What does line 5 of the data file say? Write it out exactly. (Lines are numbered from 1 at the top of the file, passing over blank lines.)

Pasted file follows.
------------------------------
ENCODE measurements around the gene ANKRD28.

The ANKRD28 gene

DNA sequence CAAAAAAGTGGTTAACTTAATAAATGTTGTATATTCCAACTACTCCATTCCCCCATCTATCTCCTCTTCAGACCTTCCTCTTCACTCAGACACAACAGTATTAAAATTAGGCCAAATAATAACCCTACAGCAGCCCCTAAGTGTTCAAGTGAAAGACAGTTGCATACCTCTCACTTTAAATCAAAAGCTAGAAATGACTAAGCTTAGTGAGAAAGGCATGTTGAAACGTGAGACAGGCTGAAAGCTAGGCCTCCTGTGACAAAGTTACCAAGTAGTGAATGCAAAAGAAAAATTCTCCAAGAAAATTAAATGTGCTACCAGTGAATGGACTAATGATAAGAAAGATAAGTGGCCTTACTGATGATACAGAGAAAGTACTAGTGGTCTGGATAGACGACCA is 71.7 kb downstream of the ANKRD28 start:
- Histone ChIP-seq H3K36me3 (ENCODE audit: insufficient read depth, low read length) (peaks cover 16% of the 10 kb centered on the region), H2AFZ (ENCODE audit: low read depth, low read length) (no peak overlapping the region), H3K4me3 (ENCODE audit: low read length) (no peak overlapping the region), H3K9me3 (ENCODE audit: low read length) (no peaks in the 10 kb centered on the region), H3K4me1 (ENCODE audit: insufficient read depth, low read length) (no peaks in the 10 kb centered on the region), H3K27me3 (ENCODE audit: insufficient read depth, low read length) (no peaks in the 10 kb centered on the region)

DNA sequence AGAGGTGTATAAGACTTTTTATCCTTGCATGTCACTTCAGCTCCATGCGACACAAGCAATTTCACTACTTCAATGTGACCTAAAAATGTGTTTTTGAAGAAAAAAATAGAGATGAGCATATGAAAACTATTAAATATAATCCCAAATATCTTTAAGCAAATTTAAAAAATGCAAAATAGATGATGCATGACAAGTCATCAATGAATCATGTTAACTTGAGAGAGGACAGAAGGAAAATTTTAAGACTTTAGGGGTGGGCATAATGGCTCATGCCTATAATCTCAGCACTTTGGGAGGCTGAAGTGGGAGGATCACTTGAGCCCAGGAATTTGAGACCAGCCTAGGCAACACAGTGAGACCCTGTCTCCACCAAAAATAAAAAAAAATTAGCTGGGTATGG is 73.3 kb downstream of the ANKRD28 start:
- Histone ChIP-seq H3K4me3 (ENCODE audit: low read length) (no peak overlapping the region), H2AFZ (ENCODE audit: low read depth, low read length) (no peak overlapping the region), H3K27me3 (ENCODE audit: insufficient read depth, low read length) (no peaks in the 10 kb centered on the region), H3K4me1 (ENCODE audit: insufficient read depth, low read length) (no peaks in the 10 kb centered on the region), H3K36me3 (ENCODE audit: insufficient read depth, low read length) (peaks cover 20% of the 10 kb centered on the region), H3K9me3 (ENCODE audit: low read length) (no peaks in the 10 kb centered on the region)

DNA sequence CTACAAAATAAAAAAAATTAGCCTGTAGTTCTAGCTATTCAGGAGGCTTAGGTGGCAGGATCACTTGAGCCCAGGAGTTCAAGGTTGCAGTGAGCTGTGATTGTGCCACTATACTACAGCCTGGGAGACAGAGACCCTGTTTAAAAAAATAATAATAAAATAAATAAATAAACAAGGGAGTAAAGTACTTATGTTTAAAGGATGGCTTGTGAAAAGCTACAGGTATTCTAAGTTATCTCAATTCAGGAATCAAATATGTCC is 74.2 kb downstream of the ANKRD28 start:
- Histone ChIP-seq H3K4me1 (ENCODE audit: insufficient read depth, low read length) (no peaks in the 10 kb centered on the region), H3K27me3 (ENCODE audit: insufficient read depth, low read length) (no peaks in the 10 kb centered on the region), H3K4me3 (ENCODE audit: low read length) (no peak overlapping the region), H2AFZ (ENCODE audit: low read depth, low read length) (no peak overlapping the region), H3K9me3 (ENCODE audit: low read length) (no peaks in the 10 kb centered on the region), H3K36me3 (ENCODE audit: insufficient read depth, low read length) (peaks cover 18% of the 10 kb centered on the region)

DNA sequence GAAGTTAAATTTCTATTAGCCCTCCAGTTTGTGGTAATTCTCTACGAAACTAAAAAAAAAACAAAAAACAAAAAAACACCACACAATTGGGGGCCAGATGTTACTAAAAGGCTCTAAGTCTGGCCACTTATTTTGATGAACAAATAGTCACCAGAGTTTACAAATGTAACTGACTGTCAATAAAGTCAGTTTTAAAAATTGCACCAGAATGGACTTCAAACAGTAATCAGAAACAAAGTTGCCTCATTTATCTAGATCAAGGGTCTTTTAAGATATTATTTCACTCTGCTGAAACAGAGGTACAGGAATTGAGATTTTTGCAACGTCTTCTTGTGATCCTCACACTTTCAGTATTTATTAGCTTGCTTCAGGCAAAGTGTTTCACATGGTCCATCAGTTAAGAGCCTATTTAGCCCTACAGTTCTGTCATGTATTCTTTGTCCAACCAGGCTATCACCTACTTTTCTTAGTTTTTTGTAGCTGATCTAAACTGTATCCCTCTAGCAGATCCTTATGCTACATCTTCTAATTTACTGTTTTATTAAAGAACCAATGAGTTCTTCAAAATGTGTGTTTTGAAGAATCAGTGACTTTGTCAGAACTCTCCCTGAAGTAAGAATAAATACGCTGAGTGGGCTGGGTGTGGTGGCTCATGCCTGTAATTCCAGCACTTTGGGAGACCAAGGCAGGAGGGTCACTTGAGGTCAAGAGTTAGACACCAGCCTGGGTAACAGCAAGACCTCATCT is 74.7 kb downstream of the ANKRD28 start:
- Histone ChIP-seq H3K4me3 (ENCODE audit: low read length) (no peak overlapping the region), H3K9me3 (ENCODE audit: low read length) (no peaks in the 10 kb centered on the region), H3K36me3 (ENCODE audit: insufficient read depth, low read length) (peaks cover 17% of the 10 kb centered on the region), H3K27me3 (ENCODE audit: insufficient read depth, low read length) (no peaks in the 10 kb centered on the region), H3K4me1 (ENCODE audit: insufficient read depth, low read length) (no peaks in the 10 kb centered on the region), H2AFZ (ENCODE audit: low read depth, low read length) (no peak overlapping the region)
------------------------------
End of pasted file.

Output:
DNA sequence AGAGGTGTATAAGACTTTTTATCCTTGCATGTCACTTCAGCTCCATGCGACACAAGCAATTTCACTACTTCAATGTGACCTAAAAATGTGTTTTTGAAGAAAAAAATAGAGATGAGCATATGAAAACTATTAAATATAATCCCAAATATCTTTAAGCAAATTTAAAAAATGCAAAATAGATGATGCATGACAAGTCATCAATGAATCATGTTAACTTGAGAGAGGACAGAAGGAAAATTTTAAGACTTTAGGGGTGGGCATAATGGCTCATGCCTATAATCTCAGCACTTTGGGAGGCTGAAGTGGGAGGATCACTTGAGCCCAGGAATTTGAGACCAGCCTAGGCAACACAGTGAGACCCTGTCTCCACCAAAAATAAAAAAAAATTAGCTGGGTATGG is 73.3 kb downstream of the ANKRD28 start: